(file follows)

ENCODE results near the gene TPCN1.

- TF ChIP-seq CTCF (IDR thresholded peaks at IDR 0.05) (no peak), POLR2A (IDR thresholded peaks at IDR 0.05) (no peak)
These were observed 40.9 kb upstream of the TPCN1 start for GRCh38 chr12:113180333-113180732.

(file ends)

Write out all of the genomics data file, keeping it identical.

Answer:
ENCODE results near the gene TPCN1.

- TF ChIP-seq CTCF (IDR thresholded peaks at IDR 0.05) (no peak), POLR2A (IDR thresholded peaks at IDR 0.05) (no peak)
These were observed 40.9 kb upstream of the TPCN1 start for GRCh38 chr12:113180333-113180732.